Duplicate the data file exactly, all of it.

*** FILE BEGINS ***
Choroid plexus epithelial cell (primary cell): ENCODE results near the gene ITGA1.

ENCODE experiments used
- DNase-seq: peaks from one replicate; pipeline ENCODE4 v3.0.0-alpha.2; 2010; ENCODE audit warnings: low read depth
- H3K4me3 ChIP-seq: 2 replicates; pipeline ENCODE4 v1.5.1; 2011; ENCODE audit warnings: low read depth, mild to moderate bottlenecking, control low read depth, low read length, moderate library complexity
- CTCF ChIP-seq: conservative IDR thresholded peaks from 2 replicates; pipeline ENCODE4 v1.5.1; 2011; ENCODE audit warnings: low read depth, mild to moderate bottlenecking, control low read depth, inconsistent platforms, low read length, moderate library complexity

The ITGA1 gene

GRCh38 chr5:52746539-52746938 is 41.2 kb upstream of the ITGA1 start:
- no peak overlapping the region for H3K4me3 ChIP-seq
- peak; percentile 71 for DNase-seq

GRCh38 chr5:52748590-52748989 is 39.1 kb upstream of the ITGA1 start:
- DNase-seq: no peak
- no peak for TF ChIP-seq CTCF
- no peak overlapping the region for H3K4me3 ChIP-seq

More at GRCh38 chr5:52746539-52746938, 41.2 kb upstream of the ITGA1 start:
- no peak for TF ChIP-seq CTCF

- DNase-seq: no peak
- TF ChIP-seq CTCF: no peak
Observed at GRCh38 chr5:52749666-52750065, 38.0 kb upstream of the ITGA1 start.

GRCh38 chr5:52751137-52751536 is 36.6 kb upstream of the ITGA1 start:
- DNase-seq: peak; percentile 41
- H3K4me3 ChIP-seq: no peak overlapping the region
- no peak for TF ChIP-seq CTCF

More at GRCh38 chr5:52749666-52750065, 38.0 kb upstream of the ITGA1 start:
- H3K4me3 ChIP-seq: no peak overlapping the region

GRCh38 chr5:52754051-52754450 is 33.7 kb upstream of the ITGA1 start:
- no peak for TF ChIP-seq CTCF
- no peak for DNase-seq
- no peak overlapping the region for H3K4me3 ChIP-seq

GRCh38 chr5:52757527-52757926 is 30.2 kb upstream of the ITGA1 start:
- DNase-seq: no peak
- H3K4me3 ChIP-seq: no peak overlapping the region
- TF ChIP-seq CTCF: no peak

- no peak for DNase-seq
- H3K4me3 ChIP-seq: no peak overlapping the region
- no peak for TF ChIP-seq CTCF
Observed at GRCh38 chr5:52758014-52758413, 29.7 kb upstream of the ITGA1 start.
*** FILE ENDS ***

Choroid plexus epithelial cell (primary cell): ENCODE results near the gene ITGA1.

ENCODE experiments used
- DNase-seq: peaks from one replicate; pipeline ENCODE4 v3.0.0-alpha.2; 2010; ENCODE audit warnings: low read depth
- H3K4me3 ChIP-seq: 2 replicates; pipeline ENCODE4 v1.5.1; 2011; ENCODE audit warnings: low read depth, mild to moderate bottlenecking, control low read depth, low read length, moderate library complexity
- CTCF ChIP-seq: conservative IDR thresholded peaks from 2 replicates; pipeline ENCODE4 v1.5.1; 2011; ENCODE audit warnings: low read depth, mild to moderate bottlenecking, control low read depth, inconsistent platforms, low read length, moderate library complexity

The ITGA1 gene

GRCh38 chr5:52746539-52746938 is 41.2 kb upstream of the ITGA1 start:
- no peak overlapping the region for H3K4me3 ChIP-seq
- peak; percentile 71 for DNase-seq

GRCh38 chr5:52748590-52748989 is 39.1 kb upstream of the ITGA1 start:
- DNase-seq: no peak
- no peak for TF ChIP-seq CTCF
- no peak overlapping the region for H3K4me3 ChIP-seq

More at GRCh38 chr5:52746539-52746938, 41.2 kb upstream of the ITGA1 start:
- no peak for TF ChIP-seq CTCF

- DNase-seq: no peak
- TF ChIP-seq CTCF: no peak
Observed at GRCh38 chr5:52749666-52750065, 38.0 kb upstream of the ITGA1 start.

GRCh38 chr5:52751137-52751536 is 36.6 kb upstream of the ITGA1 start:
- DNase-seq: peak; percentile 41
- H3K4me3 ChIP-seq: no peak overlapping the region
- no peak for TF ChIP-seq CTCF

More at GRCh38 chr5:52749666-52750065, 38.0 kb upstream of the ITGA1 start:
- H3K4me3 ChIP-seq: no peak overlapping the region

GRCh38 chr5:52754051-52754450 is 33.7 kb upstream of the ITGA1 start:
- no peak for TF ChIP-seq CTCF
- no peak for DNase-seq
- no peak overlapping the region for H3K4me3 ChIP-seq

GRCh38 chr5:52757527-52757926 is 30.2 kb upstream of the ITGA1 start:
- DNase-seq: no peak
- H3K4me3 ChIP-seq: no peak overlapping the region
- TF ChIP-seq CTCF: no peak

- no peak for DNase-seq
- H3K4me3 ChIP-seq: no peak overlapping the region
- no peak for TF ChIP-seq CTCF
Observed at GRCh38 chr5:52758014-52758413, 29.7 kb upstream of the ITGA1 start.